Wednesday, February 8, 2023

Building A 900-Pixel Imaging Sensor On An Atomically Thin Material

By Jay Soni

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Researchers have developed a way to boost the efficiency of highly sensitive imaging sensor and also uses less energy than most such devices.

2D APS. a, 3D schematic (left) and optical image (right) of a monolayer MoS2 phototransistor integrated with a programmable gate stack. b, Optical image of a 900-pixel 2D APS sensor fabricated in a crossbar architecture (left) and the corresponding circuit diagram showing the row and column select lines (right). Credit: Nature Materials (2022).

Security systems are being developed to meet various security applications. These systems need to be smart and precise at detection of any undesired events. For example, sensors that turn on as a reaction to light when the presence of an intruder is detected has become very common. This sensor is made up of a grid of pixels, each of which are reactive to light. Performance of such sensors are based on measurements of responsivity, and which parts of light they detect.

Researchers at Penn State University noted that most of these sensors are very inefficient, and are using far more electricity than what is required for such devices. Therefore, to make these sensors more effective, they replaced the traditional silicon complementary metal oxide semiconductor backbone with one made from molybdenum disulfide, a material that, like graphene, can be grown as a one atom thick sheet.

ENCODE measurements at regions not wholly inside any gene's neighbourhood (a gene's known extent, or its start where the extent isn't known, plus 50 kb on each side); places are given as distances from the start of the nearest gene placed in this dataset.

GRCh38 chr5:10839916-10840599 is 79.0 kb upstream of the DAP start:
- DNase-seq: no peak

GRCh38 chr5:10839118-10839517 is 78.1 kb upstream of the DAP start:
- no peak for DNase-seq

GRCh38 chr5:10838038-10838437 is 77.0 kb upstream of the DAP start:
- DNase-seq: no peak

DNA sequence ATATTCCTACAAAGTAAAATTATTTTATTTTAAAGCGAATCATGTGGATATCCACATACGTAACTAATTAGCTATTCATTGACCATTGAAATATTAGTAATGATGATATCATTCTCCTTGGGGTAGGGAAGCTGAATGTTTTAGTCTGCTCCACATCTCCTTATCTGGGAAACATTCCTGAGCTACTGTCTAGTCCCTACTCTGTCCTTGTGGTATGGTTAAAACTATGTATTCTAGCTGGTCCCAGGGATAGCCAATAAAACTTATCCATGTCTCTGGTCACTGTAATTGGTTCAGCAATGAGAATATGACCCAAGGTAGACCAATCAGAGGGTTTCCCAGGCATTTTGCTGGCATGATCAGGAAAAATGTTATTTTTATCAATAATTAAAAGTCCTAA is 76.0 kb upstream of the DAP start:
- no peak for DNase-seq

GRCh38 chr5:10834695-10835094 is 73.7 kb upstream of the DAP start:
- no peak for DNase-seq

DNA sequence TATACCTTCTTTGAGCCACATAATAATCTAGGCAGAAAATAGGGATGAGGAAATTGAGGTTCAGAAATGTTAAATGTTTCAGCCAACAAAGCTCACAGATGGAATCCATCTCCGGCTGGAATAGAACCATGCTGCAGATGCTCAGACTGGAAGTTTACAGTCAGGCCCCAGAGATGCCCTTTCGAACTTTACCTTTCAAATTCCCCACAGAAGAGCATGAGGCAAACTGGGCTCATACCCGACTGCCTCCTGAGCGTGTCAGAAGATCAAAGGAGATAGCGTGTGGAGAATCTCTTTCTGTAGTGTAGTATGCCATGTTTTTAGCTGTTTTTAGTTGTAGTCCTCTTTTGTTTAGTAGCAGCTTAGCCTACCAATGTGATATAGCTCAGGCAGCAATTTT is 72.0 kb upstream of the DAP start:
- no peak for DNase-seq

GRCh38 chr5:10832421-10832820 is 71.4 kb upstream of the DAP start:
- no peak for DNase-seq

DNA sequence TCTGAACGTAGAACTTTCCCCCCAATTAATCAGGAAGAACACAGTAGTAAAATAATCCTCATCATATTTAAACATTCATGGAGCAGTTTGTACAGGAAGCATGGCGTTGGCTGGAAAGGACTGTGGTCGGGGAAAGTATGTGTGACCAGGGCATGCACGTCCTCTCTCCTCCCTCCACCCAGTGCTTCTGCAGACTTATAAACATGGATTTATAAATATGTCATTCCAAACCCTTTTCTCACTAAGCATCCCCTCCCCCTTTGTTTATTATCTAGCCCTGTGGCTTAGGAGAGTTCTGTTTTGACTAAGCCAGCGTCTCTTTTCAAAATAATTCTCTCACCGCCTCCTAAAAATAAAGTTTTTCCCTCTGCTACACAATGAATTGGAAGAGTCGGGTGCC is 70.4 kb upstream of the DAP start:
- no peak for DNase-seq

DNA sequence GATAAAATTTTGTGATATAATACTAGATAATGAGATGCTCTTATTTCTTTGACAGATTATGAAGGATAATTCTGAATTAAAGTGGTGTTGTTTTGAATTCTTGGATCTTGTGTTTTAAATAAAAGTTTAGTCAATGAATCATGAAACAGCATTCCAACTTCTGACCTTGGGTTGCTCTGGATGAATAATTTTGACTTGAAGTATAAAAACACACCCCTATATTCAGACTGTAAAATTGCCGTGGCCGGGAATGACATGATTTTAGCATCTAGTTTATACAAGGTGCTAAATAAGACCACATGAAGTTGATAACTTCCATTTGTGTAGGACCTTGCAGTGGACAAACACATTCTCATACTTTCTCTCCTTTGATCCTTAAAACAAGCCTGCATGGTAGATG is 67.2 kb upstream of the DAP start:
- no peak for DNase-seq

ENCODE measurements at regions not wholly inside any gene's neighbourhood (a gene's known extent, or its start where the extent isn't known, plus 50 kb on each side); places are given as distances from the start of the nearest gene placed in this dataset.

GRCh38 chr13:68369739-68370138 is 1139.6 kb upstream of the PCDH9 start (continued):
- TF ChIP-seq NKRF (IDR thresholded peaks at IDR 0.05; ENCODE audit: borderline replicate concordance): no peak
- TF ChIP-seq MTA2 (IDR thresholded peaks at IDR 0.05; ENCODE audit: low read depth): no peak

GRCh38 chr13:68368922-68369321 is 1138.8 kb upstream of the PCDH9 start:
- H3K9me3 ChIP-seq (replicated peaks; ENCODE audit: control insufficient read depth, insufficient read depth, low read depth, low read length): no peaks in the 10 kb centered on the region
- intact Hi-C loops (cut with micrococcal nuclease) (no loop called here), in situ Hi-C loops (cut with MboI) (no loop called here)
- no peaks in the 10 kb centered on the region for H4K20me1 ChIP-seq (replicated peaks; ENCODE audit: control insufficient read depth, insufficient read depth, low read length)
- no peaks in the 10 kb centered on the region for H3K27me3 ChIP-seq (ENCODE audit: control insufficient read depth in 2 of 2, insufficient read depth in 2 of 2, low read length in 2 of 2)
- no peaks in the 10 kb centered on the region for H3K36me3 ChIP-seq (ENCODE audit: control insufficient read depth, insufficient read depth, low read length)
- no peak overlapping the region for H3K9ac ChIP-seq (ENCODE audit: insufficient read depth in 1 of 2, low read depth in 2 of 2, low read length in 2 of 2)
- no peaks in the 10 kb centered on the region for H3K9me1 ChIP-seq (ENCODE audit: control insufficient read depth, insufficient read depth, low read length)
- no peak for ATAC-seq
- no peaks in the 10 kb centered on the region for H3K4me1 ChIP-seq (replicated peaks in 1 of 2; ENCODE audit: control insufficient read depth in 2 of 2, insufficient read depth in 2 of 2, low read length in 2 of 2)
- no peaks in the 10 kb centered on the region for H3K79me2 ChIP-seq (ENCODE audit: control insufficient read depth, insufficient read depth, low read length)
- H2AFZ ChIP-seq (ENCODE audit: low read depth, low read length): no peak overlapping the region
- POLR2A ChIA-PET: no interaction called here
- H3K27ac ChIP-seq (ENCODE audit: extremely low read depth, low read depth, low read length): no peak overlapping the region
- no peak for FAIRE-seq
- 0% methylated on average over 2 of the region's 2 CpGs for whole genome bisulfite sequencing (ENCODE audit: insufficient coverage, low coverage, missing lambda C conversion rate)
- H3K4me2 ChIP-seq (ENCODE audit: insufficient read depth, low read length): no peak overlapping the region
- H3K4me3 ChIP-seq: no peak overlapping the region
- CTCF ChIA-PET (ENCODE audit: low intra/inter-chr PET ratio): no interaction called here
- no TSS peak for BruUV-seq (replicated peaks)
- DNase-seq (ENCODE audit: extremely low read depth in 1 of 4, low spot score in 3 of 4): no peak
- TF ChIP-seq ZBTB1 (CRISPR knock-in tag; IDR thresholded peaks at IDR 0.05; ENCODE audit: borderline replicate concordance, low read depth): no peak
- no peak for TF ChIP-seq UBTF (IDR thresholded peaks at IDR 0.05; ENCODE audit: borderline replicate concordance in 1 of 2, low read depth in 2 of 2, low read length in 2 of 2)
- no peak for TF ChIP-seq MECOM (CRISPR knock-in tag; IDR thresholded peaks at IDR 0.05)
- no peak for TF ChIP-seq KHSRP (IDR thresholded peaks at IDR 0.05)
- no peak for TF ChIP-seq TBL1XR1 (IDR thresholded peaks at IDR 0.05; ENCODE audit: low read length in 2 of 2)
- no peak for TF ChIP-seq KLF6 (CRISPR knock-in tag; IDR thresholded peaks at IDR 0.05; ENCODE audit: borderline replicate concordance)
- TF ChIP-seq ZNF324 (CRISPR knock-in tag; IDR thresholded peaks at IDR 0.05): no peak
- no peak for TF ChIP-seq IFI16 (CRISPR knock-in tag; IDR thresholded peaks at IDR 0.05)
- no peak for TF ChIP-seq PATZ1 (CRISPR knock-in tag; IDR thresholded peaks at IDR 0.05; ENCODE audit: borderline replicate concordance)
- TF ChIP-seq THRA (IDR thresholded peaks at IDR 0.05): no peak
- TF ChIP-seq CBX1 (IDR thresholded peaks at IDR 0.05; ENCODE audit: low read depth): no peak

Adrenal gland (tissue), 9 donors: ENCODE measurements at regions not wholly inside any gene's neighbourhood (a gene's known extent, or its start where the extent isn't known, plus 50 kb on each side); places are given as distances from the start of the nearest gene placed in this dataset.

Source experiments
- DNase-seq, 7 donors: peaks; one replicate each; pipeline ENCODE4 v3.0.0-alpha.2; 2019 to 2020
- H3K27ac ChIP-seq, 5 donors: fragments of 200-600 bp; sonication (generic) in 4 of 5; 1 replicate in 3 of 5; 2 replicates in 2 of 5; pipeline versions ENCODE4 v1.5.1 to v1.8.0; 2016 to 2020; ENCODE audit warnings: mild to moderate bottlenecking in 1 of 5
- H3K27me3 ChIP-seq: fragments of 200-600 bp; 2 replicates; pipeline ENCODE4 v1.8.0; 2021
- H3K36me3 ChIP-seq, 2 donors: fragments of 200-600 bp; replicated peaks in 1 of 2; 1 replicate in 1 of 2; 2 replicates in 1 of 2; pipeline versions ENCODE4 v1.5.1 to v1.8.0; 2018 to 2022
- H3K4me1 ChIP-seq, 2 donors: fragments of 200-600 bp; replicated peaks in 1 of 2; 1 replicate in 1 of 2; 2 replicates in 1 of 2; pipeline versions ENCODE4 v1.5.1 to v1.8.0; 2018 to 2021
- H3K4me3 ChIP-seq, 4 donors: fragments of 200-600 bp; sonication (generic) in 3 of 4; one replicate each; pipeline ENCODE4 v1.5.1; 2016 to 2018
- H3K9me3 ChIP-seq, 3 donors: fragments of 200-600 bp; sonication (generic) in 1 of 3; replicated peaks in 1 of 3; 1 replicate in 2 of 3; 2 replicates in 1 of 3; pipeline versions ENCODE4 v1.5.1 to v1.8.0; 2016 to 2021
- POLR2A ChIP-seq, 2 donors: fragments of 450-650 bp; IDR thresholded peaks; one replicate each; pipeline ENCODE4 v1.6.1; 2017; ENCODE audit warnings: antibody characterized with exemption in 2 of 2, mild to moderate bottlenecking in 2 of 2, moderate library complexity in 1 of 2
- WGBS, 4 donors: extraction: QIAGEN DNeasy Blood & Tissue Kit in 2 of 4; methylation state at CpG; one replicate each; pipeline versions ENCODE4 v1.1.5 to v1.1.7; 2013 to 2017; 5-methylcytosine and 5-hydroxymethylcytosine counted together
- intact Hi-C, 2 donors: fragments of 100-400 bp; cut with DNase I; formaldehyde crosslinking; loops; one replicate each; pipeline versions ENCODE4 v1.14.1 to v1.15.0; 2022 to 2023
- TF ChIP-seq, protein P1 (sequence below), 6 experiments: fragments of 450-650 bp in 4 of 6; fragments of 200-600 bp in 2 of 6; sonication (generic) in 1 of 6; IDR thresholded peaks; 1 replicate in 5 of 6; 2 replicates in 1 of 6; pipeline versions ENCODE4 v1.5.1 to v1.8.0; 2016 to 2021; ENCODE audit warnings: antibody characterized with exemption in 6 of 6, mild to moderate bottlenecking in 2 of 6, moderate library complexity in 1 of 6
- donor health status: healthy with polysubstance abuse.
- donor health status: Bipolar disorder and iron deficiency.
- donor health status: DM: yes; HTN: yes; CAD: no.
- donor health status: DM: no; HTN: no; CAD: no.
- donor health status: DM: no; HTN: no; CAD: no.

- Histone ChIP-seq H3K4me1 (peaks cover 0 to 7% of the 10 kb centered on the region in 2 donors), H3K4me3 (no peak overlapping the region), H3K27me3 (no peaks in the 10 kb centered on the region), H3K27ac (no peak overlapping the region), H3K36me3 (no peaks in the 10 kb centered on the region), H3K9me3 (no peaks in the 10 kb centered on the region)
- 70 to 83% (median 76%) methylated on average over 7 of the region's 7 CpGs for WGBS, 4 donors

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Researchers grew the molybdenum disulfide sheet on a sapphire base via vapor deposition. The finished product was shifted on a base of silicon dioxide that had already been wire etched. They then finished their product by etching additional wiring on the top.

The result of their work was a 30×30 grid, where each of the pixels was its own device—one that was not only capable of detecting light but could also be drained using an electrode that made it ready for use again after something had been sensed.

The device was recorded to be far more efficient than those currently in use, each pixel used less than a picojoule. They also found it very easy to reset. One shot of voltage across the array did the trick. On the other hand, the researchers found that it responded far slower to light than sensors currently in use. This suggests that it could be used as an all-purpose light sensor, but not as a fixture in a camera.

REFERENCES : Akhil Dodda et al, Active pixel sensor matrix based on monolayer MoS2 phototransistor array, Nature Materials (2022). DOI: 10.1038/s41563-022-01398-9


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